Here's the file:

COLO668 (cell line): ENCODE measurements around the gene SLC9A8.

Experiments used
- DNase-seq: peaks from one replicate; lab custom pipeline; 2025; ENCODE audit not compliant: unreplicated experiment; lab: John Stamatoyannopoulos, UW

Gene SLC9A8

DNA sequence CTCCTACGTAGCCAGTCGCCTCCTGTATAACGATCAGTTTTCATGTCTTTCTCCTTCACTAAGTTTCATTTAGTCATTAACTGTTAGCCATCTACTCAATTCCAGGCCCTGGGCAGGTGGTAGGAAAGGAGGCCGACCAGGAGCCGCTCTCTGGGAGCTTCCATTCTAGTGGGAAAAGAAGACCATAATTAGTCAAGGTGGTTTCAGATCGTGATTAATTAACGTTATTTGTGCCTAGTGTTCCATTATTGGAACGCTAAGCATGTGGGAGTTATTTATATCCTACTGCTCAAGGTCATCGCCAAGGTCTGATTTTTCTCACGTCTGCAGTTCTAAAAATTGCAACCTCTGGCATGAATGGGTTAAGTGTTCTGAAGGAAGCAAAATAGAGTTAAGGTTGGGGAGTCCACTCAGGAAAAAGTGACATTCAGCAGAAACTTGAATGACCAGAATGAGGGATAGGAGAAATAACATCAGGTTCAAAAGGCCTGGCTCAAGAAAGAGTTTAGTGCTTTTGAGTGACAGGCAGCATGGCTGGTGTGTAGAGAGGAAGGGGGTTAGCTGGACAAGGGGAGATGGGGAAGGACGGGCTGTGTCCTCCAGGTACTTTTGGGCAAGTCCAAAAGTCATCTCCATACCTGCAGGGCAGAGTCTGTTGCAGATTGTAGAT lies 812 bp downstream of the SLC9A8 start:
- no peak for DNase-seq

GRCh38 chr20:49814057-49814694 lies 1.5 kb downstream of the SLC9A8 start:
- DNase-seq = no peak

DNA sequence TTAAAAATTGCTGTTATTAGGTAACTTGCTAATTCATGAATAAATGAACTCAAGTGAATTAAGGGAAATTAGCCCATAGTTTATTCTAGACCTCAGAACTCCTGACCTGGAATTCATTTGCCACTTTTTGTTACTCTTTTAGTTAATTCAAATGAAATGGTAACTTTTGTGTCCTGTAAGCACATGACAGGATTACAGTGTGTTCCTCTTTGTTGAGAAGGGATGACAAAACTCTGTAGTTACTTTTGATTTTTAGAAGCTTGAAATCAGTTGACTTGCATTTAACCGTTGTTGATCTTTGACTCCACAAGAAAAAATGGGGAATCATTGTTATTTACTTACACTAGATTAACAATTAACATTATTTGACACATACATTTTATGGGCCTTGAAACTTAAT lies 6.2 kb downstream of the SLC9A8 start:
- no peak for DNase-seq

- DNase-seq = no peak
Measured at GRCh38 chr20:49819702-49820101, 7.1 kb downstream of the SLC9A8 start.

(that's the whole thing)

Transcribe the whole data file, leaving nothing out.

COLO668 (cell line): ENCODE measurements around the gene SLC9A8.

Experiments used
- DNase-seq: peaks from one replicate; lab custom pipeline; 2025; ENCODE audit not compliant: unreplicated experiment; lab: John Stamatoyannopoulos, UW

Gene SLC9A8

DNA sequence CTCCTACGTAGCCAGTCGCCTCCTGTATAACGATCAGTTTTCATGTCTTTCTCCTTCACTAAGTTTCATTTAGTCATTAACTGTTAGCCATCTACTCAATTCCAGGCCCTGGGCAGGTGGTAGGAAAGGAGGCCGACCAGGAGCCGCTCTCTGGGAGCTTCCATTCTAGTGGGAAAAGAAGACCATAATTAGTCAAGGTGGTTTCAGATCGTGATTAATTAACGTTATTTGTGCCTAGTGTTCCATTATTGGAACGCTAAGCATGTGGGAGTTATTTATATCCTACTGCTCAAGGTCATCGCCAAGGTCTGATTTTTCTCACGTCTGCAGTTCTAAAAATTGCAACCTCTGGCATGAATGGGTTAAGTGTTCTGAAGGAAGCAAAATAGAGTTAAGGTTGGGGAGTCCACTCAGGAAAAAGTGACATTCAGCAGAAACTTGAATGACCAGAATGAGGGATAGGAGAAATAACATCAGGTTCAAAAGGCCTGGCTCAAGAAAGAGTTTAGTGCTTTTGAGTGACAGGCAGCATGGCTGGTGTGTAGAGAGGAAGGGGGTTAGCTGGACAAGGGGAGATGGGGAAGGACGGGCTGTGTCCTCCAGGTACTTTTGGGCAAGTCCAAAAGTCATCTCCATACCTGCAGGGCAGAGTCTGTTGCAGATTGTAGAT lies 812 bp downstream of the SLC9A8 start:
- no peak for DNase-seq

GRCh38 chr20:49814057-49814694 lies 1.5 kb downstream of the SLC9A8 start:
- DNase-seq = no peak

DNA sequence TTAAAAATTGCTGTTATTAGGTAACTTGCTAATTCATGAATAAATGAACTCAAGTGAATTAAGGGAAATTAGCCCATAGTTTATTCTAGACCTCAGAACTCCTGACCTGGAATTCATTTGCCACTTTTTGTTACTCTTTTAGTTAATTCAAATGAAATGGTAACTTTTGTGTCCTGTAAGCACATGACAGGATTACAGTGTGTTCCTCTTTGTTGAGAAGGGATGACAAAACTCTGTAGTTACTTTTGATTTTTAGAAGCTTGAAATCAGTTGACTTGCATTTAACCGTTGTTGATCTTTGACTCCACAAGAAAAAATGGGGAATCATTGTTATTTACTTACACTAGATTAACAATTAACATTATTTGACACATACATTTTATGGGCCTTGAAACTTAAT lies 6.2 kb downstream of the SLC9A8 start:
- no peak for DNase-seq

- DNase-seq = no peak
Measured at GRCh38 chr20:49819702-49820101, 7.1 kb downstream of the SLC9A8 start.